What Causes Growing Pains?
Growing pains are generally described as non-specific leg pain which affect otherwise healthy children. The criteria for “growing pains” is generally intermittent pains in the muscles (not the joints) of both legs, occurring mainly at night time. The term “growing pains” is quite controversial and has been disputed by many medical and allied health professionals over the years, yet still remains part of everyday language. By its very nature, pain is not normal. It is a very specific neural signal telling the individual that something is not right.
The cause of growing pains remains uncertain, with three main theories held. The anatomical and fatigue theories purport that “growing pains” are nothing more than a form of sports or athletic injury that we see commonly in adults. The normal running, jumping and playing activities that children perform on a daily basis, when combined with suboptimal structure and function of the foot and lower extremity, can lead to increased abnormal tissue stresses which will cause pain and injury.These athletic injuries, for some reason, have been called “growing pains” in children. However, if an adult goes out and runs, jumps and plays the same number of hours per day that a child does, develops similar aches and pains, we say they are “overdoing it” and have developed a “sports injury”.
The third theory relates to psychological or emotional states, where growing pains have been viewed in a wider pain sphere including abdominal pains and headaches.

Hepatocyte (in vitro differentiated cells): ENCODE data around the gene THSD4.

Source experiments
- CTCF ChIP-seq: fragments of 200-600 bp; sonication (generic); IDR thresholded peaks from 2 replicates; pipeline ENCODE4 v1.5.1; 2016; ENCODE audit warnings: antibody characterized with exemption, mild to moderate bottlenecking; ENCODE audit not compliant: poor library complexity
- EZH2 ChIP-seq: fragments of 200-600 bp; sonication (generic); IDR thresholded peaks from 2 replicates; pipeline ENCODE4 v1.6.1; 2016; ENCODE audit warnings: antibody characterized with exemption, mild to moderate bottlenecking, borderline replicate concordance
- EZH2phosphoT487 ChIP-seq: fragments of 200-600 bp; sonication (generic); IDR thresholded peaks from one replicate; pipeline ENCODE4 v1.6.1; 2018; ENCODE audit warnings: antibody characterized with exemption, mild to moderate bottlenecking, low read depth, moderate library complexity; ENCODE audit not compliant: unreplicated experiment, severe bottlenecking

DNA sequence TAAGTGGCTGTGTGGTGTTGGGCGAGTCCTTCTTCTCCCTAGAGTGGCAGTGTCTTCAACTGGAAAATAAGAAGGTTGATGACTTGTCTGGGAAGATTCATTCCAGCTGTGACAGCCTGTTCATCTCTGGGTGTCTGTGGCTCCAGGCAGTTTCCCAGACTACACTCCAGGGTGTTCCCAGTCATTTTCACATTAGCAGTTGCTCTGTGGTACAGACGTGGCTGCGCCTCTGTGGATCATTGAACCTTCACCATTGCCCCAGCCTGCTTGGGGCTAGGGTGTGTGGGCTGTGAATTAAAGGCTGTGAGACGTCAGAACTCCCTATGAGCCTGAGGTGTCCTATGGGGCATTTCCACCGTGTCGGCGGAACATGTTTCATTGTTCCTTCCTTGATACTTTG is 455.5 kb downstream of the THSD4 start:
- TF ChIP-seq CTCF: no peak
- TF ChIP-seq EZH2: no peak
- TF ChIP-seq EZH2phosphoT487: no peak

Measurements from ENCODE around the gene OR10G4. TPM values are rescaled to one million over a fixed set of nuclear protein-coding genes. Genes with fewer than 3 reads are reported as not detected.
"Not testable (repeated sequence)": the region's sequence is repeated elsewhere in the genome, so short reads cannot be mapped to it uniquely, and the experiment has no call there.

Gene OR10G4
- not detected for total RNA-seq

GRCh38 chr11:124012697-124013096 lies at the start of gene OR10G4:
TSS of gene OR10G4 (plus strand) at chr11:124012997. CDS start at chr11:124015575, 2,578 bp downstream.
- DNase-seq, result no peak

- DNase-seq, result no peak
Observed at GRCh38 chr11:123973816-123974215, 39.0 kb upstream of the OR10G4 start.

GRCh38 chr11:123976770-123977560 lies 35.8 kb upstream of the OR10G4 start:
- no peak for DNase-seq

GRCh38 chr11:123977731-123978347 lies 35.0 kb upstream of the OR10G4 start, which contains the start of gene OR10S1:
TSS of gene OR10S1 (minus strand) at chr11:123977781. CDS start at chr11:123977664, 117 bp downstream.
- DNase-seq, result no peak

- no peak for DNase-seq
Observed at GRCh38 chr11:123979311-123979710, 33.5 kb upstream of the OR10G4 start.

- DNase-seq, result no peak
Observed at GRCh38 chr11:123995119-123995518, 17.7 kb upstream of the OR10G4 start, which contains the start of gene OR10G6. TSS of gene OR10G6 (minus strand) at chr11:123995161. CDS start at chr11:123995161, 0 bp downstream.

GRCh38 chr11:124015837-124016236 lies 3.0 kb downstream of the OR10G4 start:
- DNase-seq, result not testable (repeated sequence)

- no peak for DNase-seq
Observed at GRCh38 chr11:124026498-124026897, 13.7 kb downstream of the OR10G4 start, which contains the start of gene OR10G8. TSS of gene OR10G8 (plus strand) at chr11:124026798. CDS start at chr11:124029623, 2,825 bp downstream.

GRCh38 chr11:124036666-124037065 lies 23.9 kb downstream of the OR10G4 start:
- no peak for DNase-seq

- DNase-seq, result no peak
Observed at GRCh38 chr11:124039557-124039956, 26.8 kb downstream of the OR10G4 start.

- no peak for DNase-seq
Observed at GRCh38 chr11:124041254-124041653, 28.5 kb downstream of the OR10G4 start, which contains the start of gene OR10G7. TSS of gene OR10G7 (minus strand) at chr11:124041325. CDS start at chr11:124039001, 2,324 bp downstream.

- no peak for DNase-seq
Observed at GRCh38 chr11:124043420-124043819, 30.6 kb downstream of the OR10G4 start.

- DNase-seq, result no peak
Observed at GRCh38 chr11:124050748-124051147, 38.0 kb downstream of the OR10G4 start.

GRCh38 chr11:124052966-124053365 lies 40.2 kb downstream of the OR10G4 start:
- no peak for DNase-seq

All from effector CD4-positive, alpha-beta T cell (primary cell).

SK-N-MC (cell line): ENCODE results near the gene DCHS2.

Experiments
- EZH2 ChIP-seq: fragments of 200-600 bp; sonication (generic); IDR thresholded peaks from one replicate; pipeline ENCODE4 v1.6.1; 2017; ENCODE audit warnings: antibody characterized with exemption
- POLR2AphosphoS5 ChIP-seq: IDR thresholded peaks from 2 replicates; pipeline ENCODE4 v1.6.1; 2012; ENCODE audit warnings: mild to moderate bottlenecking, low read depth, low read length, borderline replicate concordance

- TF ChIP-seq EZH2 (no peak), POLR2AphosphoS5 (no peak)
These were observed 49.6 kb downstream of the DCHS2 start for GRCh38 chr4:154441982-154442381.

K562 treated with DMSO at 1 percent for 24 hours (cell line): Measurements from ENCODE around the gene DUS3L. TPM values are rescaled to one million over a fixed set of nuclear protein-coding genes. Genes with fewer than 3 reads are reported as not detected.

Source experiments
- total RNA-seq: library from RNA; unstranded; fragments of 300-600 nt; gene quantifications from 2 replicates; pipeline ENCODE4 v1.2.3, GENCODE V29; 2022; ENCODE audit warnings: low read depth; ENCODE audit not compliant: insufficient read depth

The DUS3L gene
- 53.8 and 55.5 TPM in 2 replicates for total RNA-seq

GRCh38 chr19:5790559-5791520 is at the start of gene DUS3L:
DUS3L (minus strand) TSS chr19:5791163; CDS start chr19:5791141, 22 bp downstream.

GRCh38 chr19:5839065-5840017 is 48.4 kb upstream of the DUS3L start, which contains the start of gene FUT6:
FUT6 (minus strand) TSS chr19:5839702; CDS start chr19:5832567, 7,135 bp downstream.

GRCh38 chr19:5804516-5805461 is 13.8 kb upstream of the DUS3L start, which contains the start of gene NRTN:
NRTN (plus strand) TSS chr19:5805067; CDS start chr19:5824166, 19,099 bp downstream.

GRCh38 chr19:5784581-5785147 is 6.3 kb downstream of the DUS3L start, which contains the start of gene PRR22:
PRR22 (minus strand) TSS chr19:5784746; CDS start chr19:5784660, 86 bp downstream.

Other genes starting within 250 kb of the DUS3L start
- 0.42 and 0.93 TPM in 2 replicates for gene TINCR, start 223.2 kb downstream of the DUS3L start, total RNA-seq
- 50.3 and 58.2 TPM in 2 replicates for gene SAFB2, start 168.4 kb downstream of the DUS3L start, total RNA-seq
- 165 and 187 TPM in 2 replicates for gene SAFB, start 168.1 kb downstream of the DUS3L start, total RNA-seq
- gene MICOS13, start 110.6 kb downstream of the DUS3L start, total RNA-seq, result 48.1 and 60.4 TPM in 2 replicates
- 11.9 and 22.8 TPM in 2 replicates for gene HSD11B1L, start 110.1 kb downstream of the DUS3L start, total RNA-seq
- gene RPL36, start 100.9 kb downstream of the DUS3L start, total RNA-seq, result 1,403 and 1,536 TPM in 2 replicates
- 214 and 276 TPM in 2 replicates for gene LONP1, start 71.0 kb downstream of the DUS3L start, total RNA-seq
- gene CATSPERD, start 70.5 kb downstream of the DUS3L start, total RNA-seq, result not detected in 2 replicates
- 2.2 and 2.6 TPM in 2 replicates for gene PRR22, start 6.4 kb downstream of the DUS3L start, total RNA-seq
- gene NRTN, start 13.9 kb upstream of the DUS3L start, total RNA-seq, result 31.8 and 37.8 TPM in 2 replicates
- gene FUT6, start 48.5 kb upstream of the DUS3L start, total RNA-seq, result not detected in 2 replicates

Most commonly, parents will tell us their otherwise well child has been complaining of sore, aching legs at bed time and/or waking up in the middle of the night complaining of the same thing. These episodes normally occur in spates e.g a few nights over a week and then none for perhaps a month.
There are many ways to help manage growing pains, but few with adequate scientific backing. The only methods which have been tested with well conducted scientific trials are the use of muscle stretches and in-shoe foot wedges/orthotics. Our primary focus when assessing children with growing pains is to rule out any other more serious causes of their pain, like childhood arthritis. This usually presents with joint pain and swelling rather than muscular soreness. This is why it is important to visit an appropriately qualified practitioner, to establish a clear diagnosis for your child’s pain. Foot orthoses can be used to assist with these pains and improve overall foot posture.
If you are concerned about your child’s ongoing leg or foot pain, visit us today for a thorough assessment and clear management plan.